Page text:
It’s a rare treat when the best two teams in baseball meet in the playoffs, so this year’s American League Championship Series matchup between the Boston Red Sox and Houston Astros is already shaping up to be an epic showdown.
Before Game 1 gets going, here are six storylines to watch in this year’s ALCS.
Red Sox revenge
Two members of the Red Sox will be looking to get one over on their old team. For manager Alex Cora, it may not exactly be revenge – he was, after all, an important part of A.J. Hinch’s coaching staff when the Astros won the World Series last year – but he would likely get extra pleasure from using what his mentor taught him to knock off the defending champs.
On the other hand, cold-blooded revenge may be on the mind of J.D. Martinez, otherwise known to Houston as the one who got away. Over three seasons with the Astros as a part-time contributor to some of the worst teams in franchise history, he put up a cumulative slash line of .251/.300/.387 with just 24 home runs. The Astros released him in spring training 2014 – at which time he immediately signed with the Detroit Tigers and turned into a superstar. A lot of time may have passed since then, but that may not necessarily heal the wound. Cutting Martinez remains one of the biggest mistakes in Astros history, and it could really come back to haunt them.
How healthy is Correa?
Carlos Correa hasn’t looked anything like himself this season, and the former first overall pick has been completely out of sorts since returning from the disabled list in August. On Wednesday, Correa revealed that his back issues, which sidelined him for nearly two months in the regular season, are causing him intense pain when he swings the bat.
The 24-year-old did hit a home run in the ALDS, but it was late in the Game 3 blowout and ultimately the only hit he recorded against the Cleveland Indians. Houston needs a lot more from its superstar shortstop on both sides of the ball in order to get by the Red Sox.
So who shows up? The Correa who slashed .333/.357/.556 in seven games against the New York Yankees last October, or the injured slugger who’s fighting through pain just to stand on the field? The answer could end up dictating who lifts the William Harridge Trophy.
Boston’s bullpen struggles are well known, and to the naked eye, this gives Houston a great advantage in later innings. Or does it?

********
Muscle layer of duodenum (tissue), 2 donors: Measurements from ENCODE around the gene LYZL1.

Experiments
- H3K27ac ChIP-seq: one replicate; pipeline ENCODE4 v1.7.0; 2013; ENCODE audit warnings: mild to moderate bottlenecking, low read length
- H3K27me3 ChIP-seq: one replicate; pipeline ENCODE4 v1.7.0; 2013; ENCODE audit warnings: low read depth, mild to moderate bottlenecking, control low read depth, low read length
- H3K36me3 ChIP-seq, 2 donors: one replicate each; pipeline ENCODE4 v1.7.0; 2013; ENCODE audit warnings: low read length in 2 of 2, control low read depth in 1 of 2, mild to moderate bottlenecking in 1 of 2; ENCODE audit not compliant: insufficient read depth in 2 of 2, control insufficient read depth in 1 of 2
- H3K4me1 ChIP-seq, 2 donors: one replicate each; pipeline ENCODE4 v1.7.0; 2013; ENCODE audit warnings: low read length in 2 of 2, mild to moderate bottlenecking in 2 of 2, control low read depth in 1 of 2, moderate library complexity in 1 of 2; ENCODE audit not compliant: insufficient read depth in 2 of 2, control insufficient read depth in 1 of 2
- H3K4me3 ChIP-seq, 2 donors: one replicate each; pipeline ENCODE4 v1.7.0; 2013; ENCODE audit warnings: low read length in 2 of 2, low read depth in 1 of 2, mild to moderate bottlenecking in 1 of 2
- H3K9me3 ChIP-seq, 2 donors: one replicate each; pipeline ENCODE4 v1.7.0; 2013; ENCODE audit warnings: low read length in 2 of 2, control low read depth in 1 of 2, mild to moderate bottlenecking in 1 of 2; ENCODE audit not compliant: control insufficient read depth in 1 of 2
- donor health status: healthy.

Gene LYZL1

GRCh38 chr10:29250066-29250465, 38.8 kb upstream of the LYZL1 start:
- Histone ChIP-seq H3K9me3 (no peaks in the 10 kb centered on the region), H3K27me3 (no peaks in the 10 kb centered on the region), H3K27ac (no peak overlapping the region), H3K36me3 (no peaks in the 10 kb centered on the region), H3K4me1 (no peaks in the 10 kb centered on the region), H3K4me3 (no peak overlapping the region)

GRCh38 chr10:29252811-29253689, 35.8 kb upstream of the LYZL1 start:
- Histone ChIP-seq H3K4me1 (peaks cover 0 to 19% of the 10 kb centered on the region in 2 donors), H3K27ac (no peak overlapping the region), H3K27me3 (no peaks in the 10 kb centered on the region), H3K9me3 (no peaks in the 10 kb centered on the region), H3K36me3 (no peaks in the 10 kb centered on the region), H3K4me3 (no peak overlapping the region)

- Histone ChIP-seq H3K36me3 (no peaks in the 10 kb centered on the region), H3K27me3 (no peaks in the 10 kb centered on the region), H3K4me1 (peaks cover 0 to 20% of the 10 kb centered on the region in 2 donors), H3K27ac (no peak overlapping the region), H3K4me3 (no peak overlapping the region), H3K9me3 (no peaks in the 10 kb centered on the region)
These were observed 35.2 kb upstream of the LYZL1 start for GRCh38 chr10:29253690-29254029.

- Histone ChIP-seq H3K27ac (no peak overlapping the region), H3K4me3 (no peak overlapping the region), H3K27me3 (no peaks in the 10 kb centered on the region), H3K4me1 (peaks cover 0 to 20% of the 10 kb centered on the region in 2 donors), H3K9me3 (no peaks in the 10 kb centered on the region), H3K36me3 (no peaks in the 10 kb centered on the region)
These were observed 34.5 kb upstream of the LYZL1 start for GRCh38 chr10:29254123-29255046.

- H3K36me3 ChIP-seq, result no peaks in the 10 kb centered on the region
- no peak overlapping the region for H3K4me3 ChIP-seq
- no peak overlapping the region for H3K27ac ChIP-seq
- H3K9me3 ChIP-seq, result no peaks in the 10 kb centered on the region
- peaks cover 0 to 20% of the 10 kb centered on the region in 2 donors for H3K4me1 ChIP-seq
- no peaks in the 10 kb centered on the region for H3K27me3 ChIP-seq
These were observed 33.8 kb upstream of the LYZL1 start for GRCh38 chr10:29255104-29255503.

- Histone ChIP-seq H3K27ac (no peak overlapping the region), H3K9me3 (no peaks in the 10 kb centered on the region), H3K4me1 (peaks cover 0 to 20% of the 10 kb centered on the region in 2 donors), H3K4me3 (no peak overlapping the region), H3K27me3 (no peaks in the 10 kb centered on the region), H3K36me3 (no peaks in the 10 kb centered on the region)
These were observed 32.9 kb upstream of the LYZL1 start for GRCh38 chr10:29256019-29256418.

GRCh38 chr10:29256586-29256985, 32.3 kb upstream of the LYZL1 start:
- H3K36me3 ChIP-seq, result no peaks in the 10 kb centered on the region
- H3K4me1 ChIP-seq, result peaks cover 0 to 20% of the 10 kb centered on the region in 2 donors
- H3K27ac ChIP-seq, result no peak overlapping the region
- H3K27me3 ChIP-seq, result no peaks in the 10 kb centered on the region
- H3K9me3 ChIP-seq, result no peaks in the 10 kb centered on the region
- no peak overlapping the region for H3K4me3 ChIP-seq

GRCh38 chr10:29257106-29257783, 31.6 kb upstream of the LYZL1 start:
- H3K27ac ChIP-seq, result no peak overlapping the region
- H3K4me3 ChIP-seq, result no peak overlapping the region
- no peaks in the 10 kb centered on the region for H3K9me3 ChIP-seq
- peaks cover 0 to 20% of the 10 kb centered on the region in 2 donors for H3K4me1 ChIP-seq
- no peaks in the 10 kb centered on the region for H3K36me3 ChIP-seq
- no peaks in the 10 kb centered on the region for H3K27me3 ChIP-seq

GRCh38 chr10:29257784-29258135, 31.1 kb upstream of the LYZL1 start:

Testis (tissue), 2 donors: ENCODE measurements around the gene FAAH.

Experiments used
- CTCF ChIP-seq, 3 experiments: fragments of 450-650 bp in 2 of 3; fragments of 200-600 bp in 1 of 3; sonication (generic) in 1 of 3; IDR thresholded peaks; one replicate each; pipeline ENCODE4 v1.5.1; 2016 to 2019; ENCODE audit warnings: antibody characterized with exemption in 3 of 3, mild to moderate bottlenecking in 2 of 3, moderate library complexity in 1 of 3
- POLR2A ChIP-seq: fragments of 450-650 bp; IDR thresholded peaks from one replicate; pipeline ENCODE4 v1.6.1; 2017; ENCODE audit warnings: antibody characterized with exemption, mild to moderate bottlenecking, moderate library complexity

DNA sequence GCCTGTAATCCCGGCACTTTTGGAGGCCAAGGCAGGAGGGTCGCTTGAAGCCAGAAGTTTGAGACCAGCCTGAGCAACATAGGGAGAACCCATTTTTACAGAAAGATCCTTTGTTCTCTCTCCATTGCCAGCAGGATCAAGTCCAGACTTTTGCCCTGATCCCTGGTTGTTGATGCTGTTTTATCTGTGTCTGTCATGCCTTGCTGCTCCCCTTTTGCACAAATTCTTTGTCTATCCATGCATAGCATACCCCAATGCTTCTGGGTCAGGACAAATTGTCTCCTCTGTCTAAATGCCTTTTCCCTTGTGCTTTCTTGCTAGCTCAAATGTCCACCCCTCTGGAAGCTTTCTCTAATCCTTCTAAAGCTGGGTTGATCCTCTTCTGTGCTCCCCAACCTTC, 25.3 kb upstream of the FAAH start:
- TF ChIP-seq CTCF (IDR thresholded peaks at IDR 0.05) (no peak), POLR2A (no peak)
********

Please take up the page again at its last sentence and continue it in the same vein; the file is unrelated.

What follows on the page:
On the Red Sox side, their relievers haven’t exactly excelled down the stretch. As a unit, they posted the sixth-highest ERA (4.84) in September, and questions have been raised about the effectiveness of Joe Kelly; even the normally reliable Craig Kimbrel struggled to close out the Yankees in Game 4. Cora likely doesn’t want to have to do what he did against New York and use some of his starters in relief – but the bullpen issues could force his hand, and potentially alter the series.
So yes, Houston has the overall edge in the battle of the bullpens thanks to performance and depth – except for one potentially thorny issue. The Red Sox know Astros closer Roberto Osuna from his years in the AL East with the Toronto Blue Jays, and his 5.28 ERA and 1.48 WHIP in 29 innings against Boston are his worst numbers against any team he’s faced at least 10 times. He also blew one save against them earlier this year for the Blue Jays, and nearly coughed up a second one when the Astros visited Fenway in September. If these trends continue into the series, Houston could find itself with a major problem.
Speed vs. Maldonado
The Red Sox love to run. This year they stole 125 bases, the third-most in baseball, while being caught only 31 times. Mookie Betts, Andrew Benintendi, and Jackie Bradley Jr. all stole over 15 bases, and Betts produced a 30-30 season.
That speed will face one of its biggest tests yet in Astros catcher Martin Maldonado, the reigning AL Gold Glove catcher. Maldonado, acquired from the Los Angeles Angels at the trade deadline, threw out an MLB-best 49 percent of runners this season. He’ll present a tremendous challenge for Boston, and create a fun subplot to watch when the Sox get runners on base. How long will Cora wait to test the mettle of Maldonado?
For the record, Benintendi and Rafael Devers each stole one off Maldonado this year, but he also caught Benintendi once.
Is the Price right?
The October spotlight is on David Price, and once again he’ll have to shake off a million so-called demons that are following him everywhere in the playoffs.
Price’s start in the ALDS was nothing short of a disaster, and in Game 2, he will be the story once again. Can he finally produce when it matters most?
Bregman vs. Sale, Part II
One year ago, Alex Bregman gave Chris Sale a rude welcome to October. Bregman’s homer in the first inning of Game 1 in the ALDS opened the floodgates as the Astros thrashed Sale in his first playoff start. A few days later in Game 4, Bregman tagged Sale the reliever for a game-tying solo shot in the eighth inning that ultimately won Houston the series.
And so here we are again. Sale and Bregman will square off one more time in Game 1 of the ALCS, each of them the key to their team’s potential success. It also pits AL MVP candidate vs. AL Cy Young candidate in a one-on-one matchup that should have baseball fans of all stripes salivating for more.